Bill Bounds has written a book on on becoming a father for the first time, Forty Weeks of Keeping Your Head Down. He talks about his experiences as a parent since then.
Five words: What makes a great dad?
It’s difficult to narrow it down to five words. Not necessarily in order of importance, I’d probably have to say; commitment, love, strength, consistency and example.
Of course, it’s easy for people to say you have to love and support your children and that’s it. Naturally, you do have to love them and love them more than anything else in the world. However, I just really don’t think it stops there. I think you have to have the strength to realize being a great dad doesn’t mean being your childrens’ best friend and be okay with them when they don’t like what you’ve said. You’re not going to be their best friend and, in truth, you shouldn’t be. You need to be strong enough to say no when it’s right to and stick with that answer regardless of how loudly they respond. You need to be consistent with messages and approaches, not only with what you’ve said before but also with their mother. You also have to be the example to them for the right way things get done, how to react to things and how to treat others.
What are your feelings about the role of the father in child development?
I think both parents have to be leaders for their children and early educators, of course. But, even though, ideally, the responsibility for raising a child with a healthy sense of right and wrong, good and bad and so on will be shared between their mothers and fathers, some things will naturally be leaning more towards the mother or the father. I think the father needs to be a moral compass for a child. We need to understand what the messages are we’re sending our children when we do the smallest things. So, we have to be very careful about the example we set so this can serve as a good foundation for our kids. I think it’s important to show both boys and girls how men should be conducting themselves in the world. They need to see how they should treat others and be treated by others.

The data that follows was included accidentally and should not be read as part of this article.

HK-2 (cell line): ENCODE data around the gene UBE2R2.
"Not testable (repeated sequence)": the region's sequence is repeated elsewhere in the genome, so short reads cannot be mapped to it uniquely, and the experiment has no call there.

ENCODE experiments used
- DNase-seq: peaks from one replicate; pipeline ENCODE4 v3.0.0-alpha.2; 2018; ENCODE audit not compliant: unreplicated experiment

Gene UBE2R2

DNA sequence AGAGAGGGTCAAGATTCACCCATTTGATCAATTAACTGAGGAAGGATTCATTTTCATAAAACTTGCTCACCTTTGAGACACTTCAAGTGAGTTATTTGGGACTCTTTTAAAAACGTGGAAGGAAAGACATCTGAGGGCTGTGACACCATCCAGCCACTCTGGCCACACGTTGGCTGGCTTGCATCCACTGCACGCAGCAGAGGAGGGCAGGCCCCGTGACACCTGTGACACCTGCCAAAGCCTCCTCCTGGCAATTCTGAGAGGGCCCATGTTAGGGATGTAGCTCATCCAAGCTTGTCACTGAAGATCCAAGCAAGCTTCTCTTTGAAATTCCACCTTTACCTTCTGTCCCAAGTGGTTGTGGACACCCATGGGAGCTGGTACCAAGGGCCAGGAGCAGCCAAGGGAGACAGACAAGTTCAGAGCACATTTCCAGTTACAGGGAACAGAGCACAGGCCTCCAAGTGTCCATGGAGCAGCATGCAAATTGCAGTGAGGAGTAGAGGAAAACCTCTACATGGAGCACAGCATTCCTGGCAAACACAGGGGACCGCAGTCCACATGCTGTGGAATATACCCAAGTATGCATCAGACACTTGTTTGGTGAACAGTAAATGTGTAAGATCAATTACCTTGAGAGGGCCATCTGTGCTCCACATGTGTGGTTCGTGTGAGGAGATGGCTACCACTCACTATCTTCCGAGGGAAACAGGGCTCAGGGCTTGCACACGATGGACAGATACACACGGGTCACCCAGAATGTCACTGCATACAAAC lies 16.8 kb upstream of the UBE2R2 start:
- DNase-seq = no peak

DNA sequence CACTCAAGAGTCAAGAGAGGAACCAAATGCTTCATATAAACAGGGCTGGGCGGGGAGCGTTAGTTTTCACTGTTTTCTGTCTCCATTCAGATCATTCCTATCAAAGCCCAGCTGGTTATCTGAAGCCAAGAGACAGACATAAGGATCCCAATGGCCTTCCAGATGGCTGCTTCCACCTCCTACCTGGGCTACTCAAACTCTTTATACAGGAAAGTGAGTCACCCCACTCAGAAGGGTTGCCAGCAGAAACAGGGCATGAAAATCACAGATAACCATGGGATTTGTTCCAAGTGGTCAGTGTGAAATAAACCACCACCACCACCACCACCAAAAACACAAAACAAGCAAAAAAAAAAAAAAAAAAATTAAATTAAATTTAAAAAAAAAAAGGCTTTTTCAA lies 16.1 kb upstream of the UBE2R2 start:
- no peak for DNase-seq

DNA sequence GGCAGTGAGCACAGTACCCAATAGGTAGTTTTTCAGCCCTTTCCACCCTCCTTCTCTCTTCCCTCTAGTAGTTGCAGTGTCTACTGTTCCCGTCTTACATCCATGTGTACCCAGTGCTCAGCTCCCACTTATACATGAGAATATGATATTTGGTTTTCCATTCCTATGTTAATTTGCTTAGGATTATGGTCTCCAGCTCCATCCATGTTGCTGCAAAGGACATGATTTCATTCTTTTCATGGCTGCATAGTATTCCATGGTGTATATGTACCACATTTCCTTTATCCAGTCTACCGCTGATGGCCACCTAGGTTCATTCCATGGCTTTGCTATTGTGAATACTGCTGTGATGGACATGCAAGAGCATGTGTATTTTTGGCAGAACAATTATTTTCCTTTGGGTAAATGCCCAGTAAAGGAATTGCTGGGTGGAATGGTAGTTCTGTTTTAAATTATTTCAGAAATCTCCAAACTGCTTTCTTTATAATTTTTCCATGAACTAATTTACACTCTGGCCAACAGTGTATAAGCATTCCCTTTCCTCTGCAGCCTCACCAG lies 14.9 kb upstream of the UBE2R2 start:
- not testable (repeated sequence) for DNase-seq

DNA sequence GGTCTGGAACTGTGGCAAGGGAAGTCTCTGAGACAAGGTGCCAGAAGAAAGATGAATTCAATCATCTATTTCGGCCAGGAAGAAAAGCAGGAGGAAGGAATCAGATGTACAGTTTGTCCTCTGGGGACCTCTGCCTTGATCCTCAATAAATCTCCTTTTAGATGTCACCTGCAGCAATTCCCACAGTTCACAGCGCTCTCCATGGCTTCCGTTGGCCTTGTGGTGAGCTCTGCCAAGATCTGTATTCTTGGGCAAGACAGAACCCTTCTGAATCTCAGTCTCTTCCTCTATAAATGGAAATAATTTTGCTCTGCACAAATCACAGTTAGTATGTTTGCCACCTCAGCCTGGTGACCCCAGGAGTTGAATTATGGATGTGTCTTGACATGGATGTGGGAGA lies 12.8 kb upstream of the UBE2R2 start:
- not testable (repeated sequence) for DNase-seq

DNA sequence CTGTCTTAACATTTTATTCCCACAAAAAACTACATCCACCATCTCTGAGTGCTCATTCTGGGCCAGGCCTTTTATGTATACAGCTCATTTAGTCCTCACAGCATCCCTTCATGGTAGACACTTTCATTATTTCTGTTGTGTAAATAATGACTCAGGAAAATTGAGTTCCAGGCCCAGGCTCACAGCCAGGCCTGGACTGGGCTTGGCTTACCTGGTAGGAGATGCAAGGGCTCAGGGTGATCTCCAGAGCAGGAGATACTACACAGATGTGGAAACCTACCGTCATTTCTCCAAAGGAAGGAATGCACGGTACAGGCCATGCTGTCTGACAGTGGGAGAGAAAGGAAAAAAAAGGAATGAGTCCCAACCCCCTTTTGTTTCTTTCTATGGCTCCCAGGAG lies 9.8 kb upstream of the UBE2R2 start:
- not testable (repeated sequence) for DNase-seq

In my case, by the way, if my kids are going to be into basketball or other sports, that pretty much all falls to me.
What is the best thing dads can do in raising children?
I’d love to say it’s showing them how to take care of themselves in any situation or giving them unconditional love and support, but of course, these things can and should be done by both parents. I figure those things go without saying.